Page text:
MONDAY, MAY 5, 2008
Better than: Singing about the techno-apocalypse by yourself in your room.
Thom Yorke wears a white linen jacket, Jonny Greenwood’s mop of hair dangles in front of his stooped head like the curtain in front of the Wizard of Oz. Stalactites of light hang over the stage, and as they purposefully stride forward you realize Radiohead is just a handful of small, scrawny, pasty Englishmen. But the realization fades quickly, with the lights, as the band eases into a set of two dozen songs, most of them from In Rainbows, beginning with the Eno-ish “All I Need.”
For the dedicated, keep reading for the play-by-play / set list; for those who want your news up front, Radiohead kicked ass kicking off its world tour in West Palm Beach last night. All I can really say is, do you listen to Radiohead, people?
“Bodysnatchers”: Yorke’s jacket comes off after just one song, unable to contain his outsized frenzy. Jonny and Ed O’Brien each fetch a pair of standing tom drums, so you know you’re in for “There There.” “Reckoner” brings us back to the sweeter strains of the new album, but don’t go thinking things might lighten up, because next comes the creepy, loopy “The Gloaming” (like "There There," also from Hail to the Thief), and Yorke becomes a spasmodic dervish, his vocals captured and repeated in still more loops.
Yorke takes the keyboards for “Morning Bell” (Kid A); Greenwood is amid his mass of Moog-type synthesizer stuff – everything he plays becomes an appendage. After tooling around with his gadgets (which he does beautifully), he chops at his guitar in muted staccato.
What’s with drummer Phil Selway? Usually the drummer is the sweatiest and least clothed member of the band, but Selway, as ever, is buttoned down and cool. Improbably so: He and bass guitarist Colin Greenwood (that would be Jonny's bro) make a tight, virtuosic, indispensable rhythm section. “I’ve got no idea how much people know of what we’re doing tonight,” Yorke aww-shucks. “I don’t get out much.”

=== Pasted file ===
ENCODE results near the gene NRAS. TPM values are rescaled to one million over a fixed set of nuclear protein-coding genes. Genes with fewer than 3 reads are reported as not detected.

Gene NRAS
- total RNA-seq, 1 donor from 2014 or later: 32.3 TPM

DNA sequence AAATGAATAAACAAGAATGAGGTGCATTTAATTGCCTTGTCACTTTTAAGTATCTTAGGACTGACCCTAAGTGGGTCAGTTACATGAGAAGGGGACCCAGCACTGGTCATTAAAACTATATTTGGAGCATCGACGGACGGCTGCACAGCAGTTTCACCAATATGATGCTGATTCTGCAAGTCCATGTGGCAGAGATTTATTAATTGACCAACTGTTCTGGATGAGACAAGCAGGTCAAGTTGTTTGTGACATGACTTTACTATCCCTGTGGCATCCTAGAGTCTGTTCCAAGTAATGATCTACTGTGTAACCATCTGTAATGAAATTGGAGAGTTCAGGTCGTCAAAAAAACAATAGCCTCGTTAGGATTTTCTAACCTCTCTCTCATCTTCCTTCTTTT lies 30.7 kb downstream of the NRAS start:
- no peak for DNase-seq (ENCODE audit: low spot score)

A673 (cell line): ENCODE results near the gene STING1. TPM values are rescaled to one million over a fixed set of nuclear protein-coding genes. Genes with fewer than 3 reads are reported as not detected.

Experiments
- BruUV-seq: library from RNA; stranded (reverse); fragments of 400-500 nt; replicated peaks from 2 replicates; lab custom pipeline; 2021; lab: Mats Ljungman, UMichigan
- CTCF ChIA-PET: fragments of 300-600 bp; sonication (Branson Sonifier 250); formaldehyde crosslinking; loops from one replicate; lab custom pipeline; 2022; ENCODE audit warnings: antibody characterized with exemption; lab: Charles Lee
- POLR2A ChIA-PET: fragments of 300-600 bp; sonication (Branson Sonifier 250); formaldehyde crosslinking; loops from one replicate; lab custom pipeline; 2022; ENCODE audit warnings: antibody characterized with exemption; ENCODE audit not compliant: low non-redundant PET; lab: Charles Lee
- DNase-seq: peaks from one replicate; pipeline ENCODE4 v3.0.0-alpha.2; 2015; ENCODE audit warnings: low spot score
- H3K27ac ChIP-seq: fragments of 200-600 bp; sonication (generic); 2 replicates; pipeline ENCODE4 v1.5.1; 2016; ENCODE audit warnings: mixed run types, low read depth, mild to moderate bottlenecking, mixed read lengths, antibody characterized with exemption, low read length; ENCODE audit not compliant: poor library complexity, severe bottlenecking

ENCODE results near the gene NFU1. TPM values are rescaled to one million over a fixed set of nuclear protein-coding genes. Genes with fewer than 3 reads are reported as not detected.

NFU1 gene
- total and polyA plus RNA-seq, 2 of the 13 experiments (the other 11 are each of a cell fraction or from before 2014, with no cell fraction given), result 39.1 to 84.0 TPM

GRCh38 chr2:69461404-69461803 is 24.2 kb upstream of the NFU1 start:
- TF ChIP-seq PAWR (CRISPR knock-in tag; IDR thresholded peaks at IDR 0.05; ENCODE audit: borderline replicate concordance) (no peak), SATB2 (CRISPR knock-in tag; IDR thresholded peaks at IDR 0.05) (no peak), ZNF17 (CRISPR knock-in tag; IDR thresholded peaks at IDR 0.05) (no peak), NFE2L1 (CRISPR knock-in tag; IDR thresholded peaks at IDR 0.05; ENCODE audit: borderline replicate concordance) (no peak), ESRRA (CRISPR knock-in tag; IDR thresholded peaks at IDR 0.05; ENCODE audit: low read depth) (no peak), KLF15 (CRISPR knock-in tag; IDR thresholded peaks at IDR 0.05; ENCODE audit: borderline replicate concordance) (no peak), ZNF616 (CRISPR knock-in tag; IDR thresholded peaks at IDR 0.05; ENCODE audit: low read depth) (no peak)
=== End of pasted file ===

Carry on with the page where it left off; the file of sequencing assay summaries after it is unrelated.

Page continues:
“Nude”: Yorke’s fragile vocals move toward the muscularity of the music behind him, then end in upward-rising falsetto: that’s right, new (melodic, upbeat, and sweet) material. “How to Disappear Completely” brings back modes of alienation from Kid A; “15 Step,” “Weird Fishes / Arpeggi” pick up energy and blast off with “Idioteque,” more apocalyptic frenzy that leaves the stage spent, bathed in an orange glow.
“Where I End and You Begin” from Hail to the Thief: Every time Yorke straps on his wine-colored Gibson SG you appreciate that he has his chops, and we believe him as he rides out the song with, “I will eat you alive, I will eat you alive, I will eat you alive.” “Airbag” (OK Computer) finds Jonny Greenwood hunched (is he ever otherwise?) over his machines, then launching into a bitchin’ guitar solo. Some words about China and their “record on human rights in Tibet” disappear quickly into the pristine electronic hum of “Everything in its Right Place” (also Kid A). The last time I saw them do this (also in West Palm), my jaw dropped. This time, I was merely blown away: Greenwood and O’Brien capture the song in progress on digital delays, and as the song progresses, they start feeding the song back into itself, until these loops have (rather seamlessly) become the only thing you hear, and the band stands still, surrounded by its own sonic storm.
“National Anthem,” and the screen flashes between red and blue static – you know, the world is ending – but then, breath of fresh air, “Videotape,” the mournful, poignant ballad that closes In Rainbows.
Encore. “Optimistic,” from Kid A, in which Yorke wails, “Dinosaurs roaming the earth.” Is he talking about Miami Beach? “Just” is a welcome trip back to The Bends (1995), and Greenwood brings typical swagger to his tremolo. Then, more serendipity, Jonny and Thom duet on acoustic guitars for “Faust Arp,” another new tune, with shades of Pink Floyd (ca. Animals).
With “Exit Music (For a Film)”: J. Greenwood plays seagull delay-riffs while someone in the next row says simply, “That’s beautiful.”
Banter. “So we’re in Miami Beach for three days. Fuckin’ ’ell, man,” Yorke says, “what’s going on there? That’s a weird reconstruction. I was proud to be pale and English.”
What’s this? Yorke brings out a kit – snare, hi-hat, bass drum – for something called “Bangers and Mash,” and like all the songs into which extra drums get tossed (not that they’re really needed, but you admire the initiative), it’s a weird juxtaposition of tribal rhythm and disaffected white European males.
Second encore. “House of Cards,” which I have said before reminds me of an old Sam Cooke demo I used to own. Yorke and his SG carry most of the tune. Another trip back to The Bends closes the show: “Street Spirit (Fade Out),” appropriately.
Personal bias: “There’s Radiohead,” says the guy next to me, holding his hand up over his head. Then he lowers it to chest level, and adds, “and then there’s everyone else.”
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